Irrational vs Foolish - What's the difference?
| Related terms
Irrational is a related term of foolish.
As adjectives the difference between irrational and foolish
is that irrational
is not rational; unfounded or nonsensical while foolish
is lacking good sense or judgement; unwise.
As a noun irrational
is a real number that can not be expressed as the quotient of two integers, an irrational number.
Other Comparisons: What's the difference?
Not rational; unfounded or nonsensical.
* July 18 2012 , Scott Tobias, AV Club The Dark Knight Rises [http://www.avclub.com/articles/the-dark-knight-rises-review-batman,82624/]
- an irrational decision
(mathematics, arithmetic, number theory, not comparable) Of a real number, that cannot be written as the ratio of two integers.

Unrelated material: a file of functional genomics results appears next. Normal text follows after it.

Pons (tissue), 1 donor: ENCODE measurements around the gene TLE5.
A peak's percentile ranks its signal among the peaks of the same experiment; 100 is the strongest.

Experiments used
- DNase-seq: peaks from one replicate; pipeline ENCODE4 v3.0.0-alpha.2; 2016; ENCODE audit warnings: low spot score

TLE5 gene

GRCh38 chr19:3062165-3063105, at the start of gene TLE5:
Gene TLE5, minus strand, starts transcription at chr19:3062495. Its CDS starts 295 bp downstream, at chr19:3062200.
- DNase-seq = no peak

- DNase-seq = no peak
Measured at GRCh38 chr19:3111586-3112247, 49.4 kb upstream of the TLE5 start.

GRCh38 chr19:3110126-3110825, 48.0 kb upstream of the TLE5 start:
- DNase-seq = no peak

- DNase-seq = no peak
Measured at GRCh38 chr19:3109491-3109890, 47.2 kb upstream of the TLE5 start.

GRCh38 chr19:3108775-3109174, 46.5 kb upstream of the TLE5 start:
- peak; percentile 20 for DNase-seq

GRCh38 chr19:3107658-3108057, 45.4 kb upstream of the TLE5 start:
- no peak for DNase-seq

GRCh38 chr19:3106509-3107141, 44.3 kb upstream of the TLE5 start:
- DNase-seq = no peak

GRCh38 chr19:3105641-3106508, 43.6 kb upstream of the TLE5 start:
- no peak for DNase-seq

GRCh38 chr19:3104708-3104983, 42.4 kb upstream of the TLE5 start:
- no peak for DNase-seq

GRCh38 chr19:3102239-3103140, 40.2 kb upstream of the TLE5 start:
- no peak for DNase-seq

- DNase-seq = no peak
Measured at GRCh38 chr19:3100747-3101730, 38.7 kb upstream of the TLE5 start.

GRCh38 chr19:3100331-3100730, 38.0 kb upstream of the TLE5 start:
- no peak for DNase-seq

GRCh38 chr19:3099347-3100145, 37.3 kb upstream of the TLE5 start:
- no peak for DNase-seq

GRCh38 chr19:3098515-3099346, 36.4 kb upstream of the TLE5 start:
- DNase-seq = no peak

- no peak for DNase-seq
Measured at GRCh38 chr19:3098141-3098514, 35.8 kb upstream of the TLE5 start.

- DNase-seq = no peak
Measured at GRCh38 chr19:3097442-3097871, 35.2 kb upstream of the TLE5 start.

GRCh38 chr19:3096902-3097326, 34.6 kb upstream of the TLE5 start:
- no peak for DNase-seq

- Where the Joker preys on our fears of random, irrational acts of terror, Bane has an all-consuming, dictatorial agenda that’s more stable and permanent, a New World Order that’s been planned out with the precision of a military coup.
- The number π is irrational .
* (mathematics) rational
* (mathematics) transcendental
* irrational number
A real number that can not be expressed as the quotient of two integers, an irrational number.
* 1946 , (Bertrand Russell), History of Western Philosophy , I.24:
- The square root of 2, which was the first irrational to be discovered, was known to the early Pythagoreans, and ingenious methods of approximating to its value were discovered.
Lacking good sense or judgement; unwise.
*:As a political system democracy seems to me extraordinarily foolish , but I would not go out of my way to protest against it. My servant is, so far as I am concerned, welcome to as many votes as he can get. I would very gladly make mine over to him if I could.
Resembling or characteristic of a fool.
*:It is a profitable thing, if one is wise, to seem foolish .